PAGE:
Soon after, his boss alerted him to a call he’d received from Michael Kanef, the head of compliance. Mr. Kanef wanted to know why Mr. Harrington hadn’t returned the banker’s call. Mr. Harrington was shocked. Why was the head of compliance getting involved? But he got the apparent message: Analysts are to lean over backward for the bankers. That had been Mr. Clarkson’s philosophy, and now it was his successors’.
“The culture persists — and it’s being enforced by compliance department,” Mr. Harrington said.
So who is Mr. Kanef? Before he was the head of regulatory affairs and compliance, he was in charge of ratings on residential mortgage-backed securities. Did such an executive deserve a promotion?
And then there is Raymond W. McDaniel, the chief executive throughout the housing boom, the bust and the entire financial crisis. He remains at the helm. And he had to swallow the bitter pill of more than $9 million in compensation last year. Indeed, most of Moody’s top management has been in place through the crisis.
Moody’s didn’t make Mr. Kanef or Mr. McDaniel available for comment.
So if Moody’s doesn’t think the executives who ran the company were responsible for its collapse in reputation and contribution to the multitrillion-dollar financial crisis, who do they think is to blame? The analysts, Mr. Harrington says. The hard-working, low-level minions with little decision-making power.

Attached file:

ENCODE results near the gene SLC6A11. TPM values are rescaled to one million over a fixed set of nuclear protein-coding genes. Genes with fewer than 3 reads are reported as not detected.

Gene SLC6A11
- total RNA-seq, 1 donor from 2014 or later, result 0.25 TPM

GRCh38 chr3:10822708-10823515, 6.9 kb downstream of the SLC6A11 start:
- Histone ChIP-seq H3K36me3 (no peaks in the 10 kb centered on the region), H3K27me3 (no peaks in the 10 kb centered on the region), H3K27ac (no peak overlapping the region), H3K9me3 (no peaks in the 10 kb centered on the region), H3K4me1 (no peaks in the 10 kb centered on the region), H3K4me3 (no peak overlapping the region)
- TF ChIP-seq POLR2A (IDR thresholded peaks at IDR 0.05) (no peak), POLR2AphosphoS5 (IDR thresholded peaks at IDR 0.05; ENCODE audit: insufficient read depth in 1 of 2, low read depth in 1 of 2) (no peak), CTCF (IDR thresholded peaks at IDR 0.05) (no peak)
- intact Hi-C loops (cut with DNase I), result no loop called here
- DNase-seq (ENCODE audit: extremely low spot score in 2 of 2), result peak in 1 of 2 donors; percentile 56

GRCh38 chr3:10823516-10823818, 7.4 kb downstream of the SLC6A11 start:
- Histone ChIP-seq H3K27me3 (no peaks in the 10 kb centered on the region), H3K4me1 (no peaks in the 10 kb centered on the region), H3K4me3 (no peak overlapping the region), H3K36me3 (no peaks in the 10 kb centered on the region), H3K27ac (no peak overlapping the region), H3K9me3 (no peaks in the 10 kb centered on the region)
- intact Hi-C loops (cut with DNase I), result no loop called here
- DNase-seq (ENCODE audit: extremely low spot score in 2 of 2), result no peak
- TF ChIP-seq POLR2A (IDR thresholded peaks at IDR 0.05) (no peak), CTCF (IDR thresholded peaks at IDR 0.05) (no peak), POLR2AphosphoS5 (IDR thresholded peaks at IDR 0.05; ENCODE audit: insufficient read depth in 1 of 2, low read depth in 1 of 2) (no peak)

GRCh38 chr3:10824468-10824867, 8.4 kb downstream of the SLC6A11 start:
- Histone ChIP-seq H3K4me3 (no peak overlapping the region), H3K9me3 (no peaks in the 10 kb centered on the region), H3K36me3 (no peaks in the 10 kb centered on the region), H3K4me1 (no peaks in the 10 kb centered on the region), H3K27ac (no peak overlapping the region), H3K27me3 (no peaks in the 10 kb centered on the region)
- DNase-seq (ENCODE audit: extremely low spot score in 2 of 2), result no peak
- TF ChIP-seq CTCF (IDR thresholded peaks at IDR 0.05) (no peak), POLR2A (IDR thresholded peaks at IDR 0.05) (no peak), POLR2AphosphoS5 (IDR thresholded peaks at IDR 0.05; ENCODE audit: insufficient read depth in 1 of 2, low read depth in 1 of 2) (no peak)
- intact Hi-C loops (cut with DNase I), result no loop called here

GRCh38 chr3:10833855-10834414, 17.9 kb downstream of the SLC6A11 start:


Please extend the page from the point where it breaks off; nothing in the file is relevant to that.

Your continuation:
Mr. McDaniel has conceded that sometimes “we drink the Kool-Aid.”
But that hardly makes the analysts to blame.
“If some analysts drank the Kool-Aid, it was only because management mixed and stirred it up and threatened that analysts wouldn’t get to heaven on the spaceship unless he or she drank it,” Mr. Harrington said.
Moody’s has recognized it has a disaster on its hands — a public relations disaster. Clients — the investors who use ratings — have been losing faith in the agencies. Mr. Harrington said that Moody’s executives marched analysts into meetings to explain how they were going to tell their clients about how much Moody’s had grown and learned from its mistakes. It was as if they were in “Communist re-education camp,” he said.
At one of these meetings, an analyst asked if they could be given training in how to deal with banker abuse, Mr. Harrington recalls. The suggestion was immediately shot down by the executive running the meeting.
Moody’s says that its retraining efforts are part of its continuing efforts to reach out to investors to improve its ratings.
When Moody’s executives make public presentations, as when Mr. McDaniel testified in front of the Financial Crisis Inquiry Commission, the overarching theme is that the agency’s problem was limited to the housing-related structured finance. Few people saw how fast and deep the housing market would crash. How could the ratings agencies?
A few weeks ago, Alan Greenspan penned an instantly notorious line: “With notably rare exceptions,” he wrote, unfettered financial markets have worked well. Moody’s persists in believing that with notably rare exceptions, so too have credit ratings.